When we also consider 95% of all animals used in animal testing are rodents, rats and mice , it then becomes a question of: Is it fair to sacrifice a person’s life to save a few dozen rodents?
Reasons against animal testing:
Way back in 1876 an act preventing abuse of animals was formed in the UK . Nowadays, the animal welfare issue has been attracting more and more discussions. As harm to animals is considered to be ethically unaccepted in many cases, animals being treated as tools to obtain data in testing is believed to be cruel and unnecessary by many people, especially the animal-rights groups. Although the principle of 3Rs: Reduction, Refinement and Replacement has been applied in modern scientific research, test animals still have to feel pain, meet various states of poor welfare and even be killed through experiments. Over 70% of animals are not given pain-relieving drugs despite the procedures likely being painful, due to the high standard of experiment requirements. In 2018, 3.52 million procedures were placed on testing animals in the UK .
If animal testing were banned, alternative methods could be introduced. To a certain extent, traditional animal testing might have set the medical industry in its ways and slowed down the research on alternative testing methods. Indeed many alternative methods have been invented and validated. For example, the tissue engineering-based in vitro cell testing method, computer simulations, medical imaging, biomembrane and chemical detection systems and alternative organism methods . These methods would lead to much lower involvement of animals, and could be cheaper, faster and more accurate than animal tests.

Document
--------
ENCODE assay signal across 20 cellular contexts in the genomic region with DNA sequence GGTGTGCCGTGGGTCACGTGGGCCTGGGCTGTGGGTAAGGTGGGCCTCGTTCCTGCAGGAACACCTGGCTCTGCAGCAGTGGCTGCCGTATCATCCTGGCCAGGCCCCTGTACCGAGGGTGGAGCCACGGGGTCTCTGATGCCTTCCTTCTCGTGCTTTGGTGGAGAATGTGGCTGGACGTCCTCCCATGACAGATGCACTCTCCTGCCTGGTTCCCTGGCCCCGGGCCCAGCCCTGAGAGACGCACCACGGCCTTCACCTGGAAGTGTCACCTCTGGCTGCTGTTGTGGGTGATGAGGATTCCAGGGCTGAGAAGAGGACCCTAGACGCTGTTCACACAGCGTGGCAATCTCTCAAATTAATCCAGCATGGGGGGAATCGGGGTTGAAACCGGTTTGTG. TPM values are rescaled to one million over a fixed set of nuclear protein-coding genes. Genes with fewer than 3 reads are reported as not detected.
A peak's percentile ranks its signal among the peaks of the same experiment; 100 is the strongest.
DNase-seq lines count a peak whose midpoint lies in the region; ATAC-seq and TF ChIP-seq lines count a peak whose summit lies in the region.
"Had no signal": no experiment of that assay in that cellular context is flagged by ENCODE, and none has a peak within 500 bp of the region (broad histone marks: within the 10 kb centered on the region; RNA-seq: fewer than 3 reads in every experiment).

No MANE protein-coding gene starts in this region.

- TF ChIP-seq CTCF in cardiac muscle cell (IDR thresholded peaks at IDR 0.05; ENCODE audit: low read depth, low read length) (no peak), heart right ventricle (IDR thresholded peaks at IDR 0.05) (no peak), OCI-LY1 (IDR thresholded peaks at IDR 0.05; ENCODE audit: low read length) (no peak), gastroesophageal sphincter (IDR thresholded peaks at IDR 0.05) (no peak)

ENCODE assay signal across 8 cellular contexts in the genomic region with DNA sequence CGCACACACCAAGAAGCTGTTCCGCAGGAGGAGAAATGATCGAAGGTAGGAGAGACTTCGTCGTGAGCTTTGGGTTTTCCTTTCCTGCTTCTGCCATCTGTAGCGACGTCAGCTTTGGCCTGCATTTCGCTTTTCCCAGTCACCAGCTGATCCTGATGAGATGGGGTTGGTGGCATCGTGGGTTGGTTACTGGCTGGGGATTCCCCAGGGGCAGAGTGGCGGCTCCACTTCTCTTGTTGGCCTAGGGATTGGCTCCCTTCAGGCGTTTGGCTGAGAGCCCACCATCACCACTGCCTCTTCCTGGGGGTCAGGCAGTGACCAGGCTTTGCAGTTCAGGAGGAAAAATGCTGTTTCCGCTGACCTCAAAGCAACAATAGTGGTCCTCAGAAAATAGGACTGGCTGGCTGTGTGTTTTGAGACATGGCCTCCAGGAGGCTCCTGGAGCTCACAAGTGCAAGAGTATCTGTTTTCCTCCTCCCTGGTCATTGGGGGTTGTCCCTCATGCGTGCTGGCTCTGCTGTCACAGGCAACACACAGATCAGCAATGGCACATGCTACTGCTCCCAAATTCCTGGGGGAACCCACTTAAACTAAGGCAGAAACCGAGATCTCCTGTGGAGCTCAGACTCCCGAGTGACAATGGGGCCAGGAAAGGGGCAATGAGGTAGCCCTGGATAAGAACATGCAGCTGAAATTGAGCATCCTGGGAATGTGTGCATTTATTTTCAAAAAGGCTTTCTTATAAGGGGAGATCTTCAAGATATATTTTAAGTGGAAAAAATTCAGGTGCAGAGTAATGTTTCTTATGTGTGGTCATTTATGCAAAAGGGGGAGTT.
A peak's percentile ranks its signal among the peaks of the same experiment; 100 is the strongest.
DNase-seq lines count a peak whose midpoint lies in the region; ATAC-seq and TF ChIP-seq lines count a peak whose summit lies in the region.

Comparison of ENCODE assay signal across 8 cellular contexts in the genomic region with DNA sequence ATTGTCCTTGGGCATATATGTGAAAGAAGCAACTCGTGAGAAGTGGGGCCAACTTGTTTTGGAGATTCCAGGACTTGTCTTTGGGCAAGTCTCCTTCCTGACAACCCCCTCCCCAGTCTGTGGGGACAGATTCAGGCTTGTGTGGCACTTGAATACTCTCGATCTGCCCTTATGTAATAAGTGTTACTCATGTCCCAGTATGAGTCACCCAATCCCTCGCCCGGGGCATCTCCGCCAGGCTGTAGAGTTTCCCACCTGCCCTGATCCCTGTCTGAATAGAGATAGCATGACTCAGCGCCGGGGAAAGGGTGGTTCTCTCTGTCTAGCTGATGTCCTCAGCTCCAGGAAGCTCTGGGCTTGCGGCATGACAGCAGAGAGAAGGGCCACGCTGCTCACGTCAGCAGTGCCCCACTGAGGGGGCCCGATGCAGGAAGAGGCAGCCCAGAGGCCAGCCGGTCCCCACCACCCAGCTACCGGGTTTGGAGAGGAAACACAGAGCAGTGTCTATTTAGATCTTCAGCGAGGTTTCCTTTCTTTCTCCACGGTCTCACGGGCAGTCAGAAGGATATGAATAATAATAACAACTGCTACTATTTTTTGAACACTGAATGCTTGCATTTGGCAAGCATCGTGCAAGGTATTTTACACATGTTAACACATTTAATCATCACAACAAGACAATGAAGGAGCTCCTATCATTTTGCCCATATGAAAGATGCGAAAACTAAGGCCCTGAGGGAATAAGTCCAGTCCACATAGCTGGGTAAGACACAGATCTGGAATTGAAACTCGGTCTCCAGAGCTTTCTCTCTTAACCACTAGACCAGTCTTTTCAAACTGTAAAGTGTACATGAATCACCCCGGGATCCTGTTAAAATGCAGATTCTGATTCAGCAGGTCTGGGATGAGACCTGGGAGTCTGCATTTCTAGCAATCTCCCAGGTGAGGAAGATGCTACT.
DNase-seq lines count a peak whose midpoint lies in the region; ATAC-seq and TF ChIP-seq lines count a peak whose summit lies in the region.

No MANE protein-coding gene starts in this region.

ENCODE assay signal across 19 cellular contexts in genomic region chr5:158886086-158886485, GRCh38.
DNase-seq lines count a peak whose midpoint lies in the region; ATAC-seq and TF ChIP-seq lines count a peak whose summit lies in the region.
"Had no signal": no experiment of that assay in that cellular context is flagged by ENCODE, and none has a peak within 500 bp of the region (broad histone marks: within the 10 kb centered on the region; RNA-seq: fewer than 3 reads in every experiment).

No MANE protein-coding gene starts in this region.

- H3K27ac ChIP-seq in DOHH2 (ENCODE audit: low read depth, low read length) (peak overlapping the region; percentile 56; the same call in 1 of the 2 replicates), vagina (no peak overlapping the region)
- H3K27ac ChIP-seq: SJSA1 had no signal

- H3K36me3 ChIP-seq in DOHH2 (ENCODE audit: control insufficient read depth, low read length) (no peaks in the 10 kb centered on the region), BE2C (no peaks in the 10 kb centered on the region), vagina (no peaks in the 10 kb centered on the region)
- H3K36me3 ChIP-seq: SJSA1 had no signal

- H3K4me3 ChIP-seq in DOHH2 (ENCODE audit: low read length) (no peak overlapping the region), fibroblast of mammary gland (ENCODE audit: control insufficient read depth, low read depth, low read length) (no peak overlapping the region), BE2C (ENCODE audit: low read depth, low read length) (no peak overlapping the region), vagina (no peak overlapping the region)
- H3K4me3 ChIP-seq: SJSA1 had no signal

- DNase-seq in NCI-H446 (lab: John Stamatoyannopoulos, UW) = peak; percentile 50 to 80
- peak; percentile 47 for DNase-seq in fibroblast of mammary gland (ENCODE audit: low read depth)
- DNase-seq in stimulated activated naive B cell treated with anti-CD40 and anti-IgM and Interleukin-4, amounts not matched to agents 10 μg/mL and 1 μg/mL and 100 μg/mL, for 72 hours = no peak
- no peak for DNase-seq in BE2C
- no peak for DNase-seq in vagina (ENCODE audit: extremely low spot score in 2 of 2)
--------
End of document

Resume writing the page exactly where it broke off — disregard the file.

Animal Lives Matter:
Studies  from over 10 years ago have examined the effectiveness of animal testing and found unsupportive results of the practice. Most of the testing data is not useful for developing potent drugs or medicine for humans which has several ethical implications from different viewpoints. Even from a viewpoint of a belief that animal exploitation is justified because other species suffering has less negative value than human suffering (e.g. speciesism) the practice can be deemed wasteful and misguided towards efforts to develop effective medicine. This argument further strengthens the view from the opposing camp.
Finally, let’s discuss the implications if the controversial claim that animal suffering and wellbeing is as valuable as humans’ is true. There are numerous studies  to support the claim that animals can even feel pain. Because of this it could be argued that testing on human volunteers would be a more ethical alternative since they can consent and understand the risk involved in trials.
To conclude, from the arguments above we are for animal testing.